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In a 5-4 opinion, the U.S. Supreme Court legalized same-sex marriage in an opinion released today.

Written by U.S. Supreme Court Justice Anthony Kennedy, the court held that marriage is a fundamental right under the 14th amendment.

“No union is more profound than marriage, for it embodies the highest ideals of love, fidelity, devotion, sacrifice, and family. … [The challengers] ask for equal dignity in the eyes of the law,” the concluding paragraph of the majority opinion states. “The Constitution grants them that right.”

Here’s the opinion, please share your reactions and thoughts below:

 

14-556_3204.pdf by NC Policy Watch

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Doyle Parrish

Doyle Parrish

A member of the University of North Carolina’s Board of Governors is facing an assault charge related to a May domestic violence incident, the News & Observer is reporting.

Doyle Parrish, who heads the Summit Hospitality Group and was appointed by the state legislature to the university governing board in 2013, was charged with a misdemeanor charge of assault on a female in relation to a May incident reported to Raleigh police.

From the N&O report:

He was arrested last month after a woman said he slapped her and pushed her to the ground in his Raleigh home. Parrish, 61, was charged with one misdemeanor count of assault on a female on May 13, according to court records. The alleged victim, Nancy Parrish, reported the incident to Raleigh police. His wife is named Nancy Parrish.

The woman reported bruising and abrasions on her shin and foot, according to a court document.

Parrish could not be reached.

A magistrate ordered Parrish remain in the Wake County Jail on a mandatory domestic violence hold for two days. A district court judge on May 18 ordered Parrish released on his promise to appear at his next court date and ordered him to stay away from his wife.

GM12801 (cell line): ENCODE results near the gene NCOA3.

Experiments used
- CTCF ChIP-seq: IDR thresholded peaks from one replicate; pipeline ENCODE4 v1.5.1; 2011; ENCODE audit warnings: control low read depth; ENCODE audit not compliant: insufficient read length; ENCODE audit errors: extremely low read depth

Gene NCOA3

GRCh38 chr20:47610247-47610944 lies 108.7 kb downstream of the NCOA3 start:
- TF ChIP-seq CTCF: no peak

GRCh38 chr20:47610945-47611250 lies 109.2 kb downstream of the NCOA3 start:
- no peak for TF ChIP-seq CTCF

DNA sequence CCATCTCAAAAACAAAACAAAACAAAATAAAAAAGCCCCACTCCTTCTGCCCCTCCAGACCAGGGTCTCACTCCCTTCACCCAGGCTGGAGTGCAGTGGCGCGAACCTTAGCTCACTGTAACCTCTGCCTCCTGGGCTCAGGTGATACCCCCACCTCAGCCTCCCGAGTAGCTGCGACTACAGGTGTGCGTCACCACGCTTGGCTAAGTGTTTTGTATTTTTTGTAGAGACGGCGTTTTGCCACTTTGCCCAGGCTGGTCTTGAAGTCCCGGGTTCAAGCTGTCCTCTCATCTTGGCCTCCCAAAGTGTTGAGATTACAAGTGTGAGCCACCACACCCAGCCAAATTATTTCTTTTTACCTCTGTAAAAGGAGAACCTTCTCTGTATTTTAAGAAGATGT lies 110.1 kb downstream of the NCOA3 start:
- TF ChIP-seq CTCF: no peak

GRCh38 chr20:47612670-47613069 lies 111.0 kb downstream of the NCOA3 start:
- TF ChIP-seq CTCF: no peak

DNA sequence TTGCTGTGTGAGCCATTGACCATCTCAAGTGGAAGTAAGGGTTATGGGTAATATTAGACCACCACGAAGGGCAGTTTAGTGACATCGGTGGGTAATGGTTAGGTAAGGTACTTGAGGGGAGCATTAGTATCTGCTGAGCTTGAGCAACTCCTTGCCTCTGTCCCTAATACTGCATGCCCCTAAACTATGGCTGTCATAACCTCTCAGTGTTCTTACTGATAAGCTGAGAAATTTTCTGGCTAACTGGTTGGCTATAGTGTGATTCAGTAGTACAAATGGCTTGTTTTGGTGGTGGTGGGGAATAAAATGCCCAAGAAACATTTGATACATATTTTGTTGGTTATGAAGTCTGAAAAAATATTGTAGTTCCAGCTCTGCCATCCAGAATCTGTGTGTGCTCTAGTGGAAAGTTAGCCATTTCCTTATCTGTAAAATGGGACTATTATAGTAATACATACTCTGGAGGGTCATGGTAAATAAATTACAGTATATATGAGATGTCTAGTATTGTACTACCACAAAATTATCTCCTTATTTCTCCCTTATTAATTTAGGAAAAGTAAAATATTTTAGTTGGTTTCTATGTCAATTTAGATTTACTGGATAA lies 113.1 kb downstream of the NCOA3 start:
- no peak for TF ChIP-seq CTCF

The N&O article also mentioned a 2013 email from then-N.C. House Speaker Thom Tillis to Republican lawmakers pointing out Parrish was “directly responsible for more than $100,000 in financial support through personal contributions to my campaign committee and other candidates and through the Hospitality Alliance.”

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Want to know what the University of North Carolina’s Board of Governors is looking for in its next leader?

Here’s the 46-page leadership statement (scroll down to read) adopted Thursday by a board subcommittee that spells out what qualifications, qualities and values are desired for whoever replaces outgoing UNC President Tom Ross.

The statement was developed by taking input from a number of stakeholder groups, from the board itself, as well as faculty, students, alumni, business leaders and the general public.

As would be expected, there was significant variety in what different groups are looking for in the next UNC president.

According to the lengthy leadership statement, students want an energetic leader, who “values diversity and accessibility in the UNC system.”

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The Senate’s budget proposal for the next two years had some significant health policy changes packed into it, namely a proposal to peel Medicaid oversight away from the N.C. Department of Health and Human Services and open the door for managed-care management of the $14 billion program.

House and Senate Republicans have spent the last few years debating what to do with Medicaid and how to address routine budget overruns from the federally-mandated program that provides health care coverage for low-income, seniors, the disabled children and some of their parents and the disabled.

House members favor keeping Medicaid within DHHS, and phasing in changes that would open up the Medicaid program to management from non-profit groups (called ACOs, or accountable care organizations).